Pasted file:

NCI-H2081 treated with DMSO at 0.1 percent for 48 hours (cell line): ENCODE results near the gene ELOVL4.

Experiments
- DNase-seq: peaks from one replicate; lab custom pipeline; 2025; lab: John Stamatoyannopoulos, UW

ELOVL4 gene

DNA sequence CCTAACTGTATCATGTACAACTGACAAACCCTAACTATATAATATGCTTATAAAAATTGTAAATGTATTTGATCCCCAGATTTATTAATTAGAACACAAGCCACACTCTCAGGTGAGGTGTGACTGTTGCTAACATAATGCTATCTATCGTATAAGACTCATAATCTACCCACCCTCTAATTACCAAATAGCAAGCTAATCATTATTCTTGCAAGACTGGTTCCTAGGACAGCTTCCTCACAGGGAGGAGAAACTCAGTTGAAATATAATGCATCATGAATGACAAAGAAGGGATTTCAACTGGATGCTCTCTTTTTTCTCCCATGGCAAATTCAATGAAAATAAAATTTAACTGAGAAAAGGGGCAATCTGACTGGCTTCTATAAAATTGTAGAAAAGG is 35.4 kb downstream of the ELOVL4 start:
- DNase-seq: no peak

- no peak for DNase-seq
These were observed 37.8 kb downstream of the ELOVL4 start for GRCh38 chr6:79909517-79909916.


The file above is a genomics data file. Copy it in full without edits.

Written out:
NCI-H2081 treated with DMSO at 0.1 percent for 48 hours (cell line): ENCODE results near the gene ELOVL4.

Experiments
- DNase-seq: peaks from one replicate; lab custom pipeline; 2025; lab: John Stamatoyannopoulos, UW

ELOVL4 gene

DNA sequence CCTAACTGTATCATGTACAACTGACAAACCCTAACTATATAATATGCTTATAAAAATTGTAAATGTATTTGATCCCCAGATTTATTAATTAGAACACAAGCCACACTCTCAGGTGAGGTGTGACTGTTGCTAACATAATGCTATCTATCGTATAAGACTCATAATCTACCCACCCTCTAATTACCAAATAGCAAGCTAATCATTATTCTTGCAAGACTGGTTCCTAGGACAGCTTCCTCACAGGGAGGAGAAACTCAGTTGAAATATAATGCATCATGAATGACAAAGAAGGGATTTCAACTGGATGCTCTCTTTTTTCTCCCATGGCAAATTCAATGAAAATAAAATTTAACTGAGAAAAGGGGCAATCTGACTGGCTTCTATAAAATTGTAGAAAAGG is 35.4 kb downstream of the ELOVL4 start:
- DNase-seq: no peak

- no peak for DNase-seq
These were observed 37.8 kb downstream of the ELOVL4 start for GRCh38 chr6:79909517-79909916.